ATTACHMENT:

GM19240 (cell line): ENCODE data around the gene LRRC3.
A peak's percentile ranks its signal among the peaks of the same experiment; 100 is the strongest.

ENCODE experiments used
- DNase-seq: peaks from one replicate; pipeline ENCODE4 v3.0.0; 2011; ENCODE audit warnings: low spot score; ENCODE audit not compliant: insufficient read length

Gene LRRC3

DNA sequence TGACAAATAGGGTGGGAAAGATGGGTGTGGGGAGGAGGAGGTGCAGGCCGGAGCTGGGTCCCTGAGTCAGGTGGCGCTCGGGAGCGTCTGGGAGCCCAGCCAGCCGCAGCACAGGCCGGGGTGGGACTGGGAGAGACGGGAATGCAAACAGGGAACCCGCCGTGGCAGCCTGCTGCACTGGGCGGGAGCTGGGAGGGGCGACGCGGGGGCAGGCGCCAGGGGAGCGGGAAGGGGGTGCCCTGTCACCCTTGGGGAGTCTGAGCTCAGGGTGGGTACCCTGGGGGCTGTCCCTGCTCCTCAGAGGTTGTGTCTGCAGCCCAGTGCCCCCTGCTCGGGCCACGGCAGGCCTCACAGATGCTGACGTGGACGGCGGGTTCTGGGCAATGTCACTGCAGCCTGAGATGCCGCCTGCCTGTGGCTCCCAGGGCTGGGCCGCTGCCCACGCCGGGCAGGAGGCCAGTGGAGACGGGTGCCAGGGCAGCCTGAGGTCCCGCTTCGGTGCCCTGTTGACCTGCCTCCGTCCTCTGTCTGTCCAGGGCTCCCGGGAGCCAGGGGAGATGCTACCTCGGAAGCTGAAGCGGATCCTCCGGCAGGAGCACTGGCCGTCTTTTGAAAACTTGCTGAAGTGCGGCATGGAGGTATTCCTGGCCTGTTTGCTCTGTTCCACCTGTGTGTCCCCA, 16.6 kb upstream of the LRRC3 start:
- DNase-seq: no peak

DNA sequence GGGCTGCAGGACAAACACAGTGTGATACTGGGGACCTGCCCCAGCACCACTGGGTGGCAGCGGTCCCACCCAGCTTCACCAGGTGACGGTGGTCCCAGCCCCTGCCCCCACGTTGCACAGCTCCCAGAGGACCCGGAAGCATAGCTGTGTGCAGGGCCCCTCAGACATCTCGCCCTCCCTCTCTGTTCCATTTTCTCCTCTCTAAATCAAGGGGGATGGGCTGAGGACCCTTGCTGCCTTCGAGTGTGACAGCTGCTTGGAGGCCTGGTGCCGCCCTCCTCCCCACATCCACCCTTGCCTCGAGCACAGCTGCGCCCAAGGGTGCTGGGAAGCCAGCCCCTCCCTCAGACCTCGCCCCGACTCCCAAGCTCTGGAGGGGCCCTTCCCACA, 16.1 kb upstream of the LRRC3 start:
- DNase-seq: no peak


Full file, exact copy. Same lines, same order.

GM19240 (cell line): ENCODE data around the gene LRRC3.
A peak's percentile ranks its signal among the peaks of the same experiment; 100 is the strongest.

ENCODE experiments used
- DNase-seq: peaks from one replicate; pipeline ENCODE4 v3.0.0; 2011; ENCODE audit warnings: low spot score; ENCODE audit not compliant: insufficient read length

Gene LRRC3

DNA sequence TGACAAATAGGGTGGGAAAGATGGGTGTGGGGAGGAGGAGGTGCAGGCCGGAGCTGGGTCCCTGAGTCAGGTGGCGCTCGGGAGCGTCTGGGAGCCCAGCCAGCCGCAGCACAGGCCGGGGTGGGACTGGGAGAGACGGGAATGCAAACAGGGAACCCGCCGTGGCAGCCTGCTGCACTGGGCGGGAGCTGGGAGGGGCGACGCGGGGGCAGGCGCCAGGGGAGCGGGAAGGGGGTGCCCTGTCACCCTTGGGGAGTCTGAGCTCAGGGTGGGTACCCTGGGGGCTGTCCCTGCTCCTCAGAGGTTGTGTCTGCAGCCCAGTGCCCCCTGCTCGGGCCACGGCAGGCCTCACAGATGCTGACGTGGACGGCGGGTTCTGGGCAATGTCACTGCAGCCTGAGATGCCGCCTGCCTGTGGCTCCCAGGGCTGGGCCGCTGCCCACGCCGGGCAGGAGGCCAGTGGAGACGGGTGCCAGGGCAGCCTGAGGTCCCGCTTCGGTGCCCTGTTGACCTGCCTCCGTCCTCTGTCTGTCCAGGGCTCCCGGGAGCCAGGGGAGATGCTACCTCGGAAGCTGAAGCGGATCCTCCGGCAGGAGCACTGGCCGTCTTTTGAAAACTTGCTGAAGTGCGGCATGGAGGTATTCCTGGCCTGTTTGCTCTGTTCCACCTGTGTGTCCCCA, 16.6 kb upstream of the LRRC3 start:
- DNase-seq: no peak

DNA sequence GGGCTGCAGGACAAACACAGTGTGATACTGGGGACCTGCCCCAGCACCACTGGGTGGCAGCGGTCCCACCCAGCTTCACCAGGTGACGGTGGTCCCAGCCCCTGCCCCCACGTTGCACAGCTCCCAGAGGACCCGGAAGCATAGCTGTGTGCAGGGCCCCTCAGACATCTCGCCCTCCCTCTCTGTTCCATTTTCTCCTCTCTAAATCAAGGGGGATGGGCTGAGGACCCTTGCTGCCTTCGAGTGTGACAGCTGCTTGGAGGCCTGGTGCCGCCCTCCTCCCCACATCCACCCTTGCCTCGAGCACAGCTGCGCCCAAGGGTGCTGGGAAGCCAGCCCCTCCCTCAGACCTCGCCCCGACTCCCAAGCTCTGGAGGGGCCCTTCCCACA, 16.1 kb upstream of the LRRC3 start:
- DNase-seq: no peak